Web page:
PUBLIC COPY JUL 0 3 2008 by liwenting

VIEWS: 6 PAGES: 6

									                                                                              U.S. Department of Homeland Security
                                                                              20 Mass. Ave., N.W., Rm. 3000
                                                                              Washington, DC 20529


identifying data deletal t6                                                  U.S. Citizenship
prevent clearly unwarranted                                                   and Immigration
invasion of personal privacy

  PUBLIC COPY



                                      Office: SEATTLE                    Date:          JUL 0 3 2008
                              consolidated herein]
                 MSC 02 073 62026

 IN RE:          Applicant:

 APPLICATION:            Application for Status as a Permanent Resident pursuant to Section 1104 of the Legal
                         Immigration Family Equity (LIFE) Act of 2000, Pub. L. 106-553, 114 Stat. 2762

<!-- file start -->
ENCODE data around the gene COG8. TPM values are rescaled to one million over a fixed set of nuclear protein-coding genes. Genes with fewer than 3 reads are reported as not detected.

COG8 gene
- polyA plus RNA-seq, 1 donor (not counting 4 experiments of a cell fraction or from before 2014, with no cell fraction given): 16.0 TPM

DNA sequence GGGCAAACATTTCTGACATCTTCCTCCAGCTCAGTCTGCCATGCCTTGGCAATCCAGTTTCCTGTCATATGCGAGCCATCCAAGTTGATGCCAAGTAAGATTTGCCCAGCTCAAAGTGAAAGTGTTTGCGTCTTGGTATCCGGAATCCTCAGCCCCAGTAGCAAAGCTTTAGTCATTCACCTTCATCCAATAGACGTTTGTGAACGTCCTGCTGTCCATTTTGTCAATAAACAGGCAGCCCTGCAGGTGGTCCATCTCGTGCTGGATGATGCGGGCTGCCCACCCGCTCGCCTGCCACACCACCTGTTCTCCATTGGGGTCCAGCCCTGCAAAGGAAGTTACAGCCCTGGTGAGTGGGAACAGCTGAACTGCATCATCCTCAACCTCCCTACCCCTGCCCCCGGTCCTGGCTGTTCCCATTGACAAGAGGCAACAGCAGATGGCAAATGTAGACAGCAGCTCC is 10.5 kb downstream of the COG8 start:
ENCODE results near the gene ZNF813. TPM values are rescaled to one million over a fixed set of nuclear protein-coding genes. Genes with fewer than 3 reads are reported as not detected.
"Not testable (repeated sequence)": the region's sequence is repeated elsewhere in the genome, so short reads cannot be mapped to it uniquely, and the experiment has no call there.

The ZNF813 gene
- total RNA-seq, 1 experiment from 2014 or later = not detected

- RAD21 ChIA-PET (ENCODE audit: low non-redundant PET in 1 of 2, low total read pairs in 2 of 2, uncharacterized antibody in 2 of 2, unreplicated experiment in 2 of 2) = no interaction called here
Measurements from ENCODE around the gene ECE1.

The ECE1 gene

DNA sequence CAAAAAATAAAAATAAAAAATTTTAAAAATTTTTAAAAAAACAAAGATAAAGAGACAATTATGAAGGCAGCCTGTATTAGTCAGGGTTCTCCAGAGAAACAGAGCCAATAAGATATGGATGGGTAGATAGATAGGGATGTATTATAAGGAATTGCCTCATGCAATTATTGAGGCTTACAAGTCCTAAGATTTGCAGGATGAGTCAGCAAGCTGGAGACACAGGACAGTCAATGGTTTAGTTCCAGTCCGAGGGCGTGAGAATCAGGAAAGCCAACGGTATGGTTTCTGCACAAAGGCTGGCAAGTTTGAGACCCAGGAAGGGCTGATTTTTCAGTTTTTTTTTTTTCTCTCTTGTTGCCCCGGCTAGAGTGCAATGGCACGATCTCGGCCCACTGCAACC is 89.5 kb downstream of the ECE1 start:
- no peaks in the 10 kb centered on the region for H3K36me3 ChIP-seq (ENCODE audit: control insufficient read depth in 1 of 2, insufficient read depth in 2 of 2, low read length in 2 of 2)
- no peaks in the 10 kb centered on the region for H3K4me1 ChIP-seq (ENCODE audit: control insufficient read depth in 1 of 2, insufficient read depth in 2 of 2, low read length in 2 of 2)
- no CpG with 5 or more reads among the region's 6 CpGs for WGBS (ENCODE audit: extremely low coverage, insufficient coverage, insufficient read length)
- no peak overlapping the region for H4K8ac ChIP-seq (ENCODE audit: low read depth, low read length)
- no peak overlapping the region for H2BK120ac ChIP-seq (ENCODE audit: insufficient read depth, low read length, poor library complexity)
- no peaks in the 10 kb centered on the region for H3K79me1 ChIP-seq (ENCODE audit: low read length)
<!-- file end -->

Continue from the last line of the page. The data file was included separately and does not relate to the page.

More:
(2000), amended by LIFE Act Amendments, Pub. L. 106-554. 114 Stat. 2763 (2000).

  ON BEHALF OF APPLICANT:                SELF-REPRESENTED

  INSTRUCTIONS:

 This is the decision of the Administrative Appeals Office in your case. The file has been returned to the
 National Benefits Center. If your appeal was sustained, or if the matter was remanded for further action, you
 will be contacted. If your appeal was dismissed, you no longer have a case pending before this office, and
 you are not entitled to file a motion to reopen or reconsider your case.




 Robert P. Wiemann, Chief
 Administrative Appeals Office
DISCUSSION: The application for permanent resident status under the Legal Immigration Family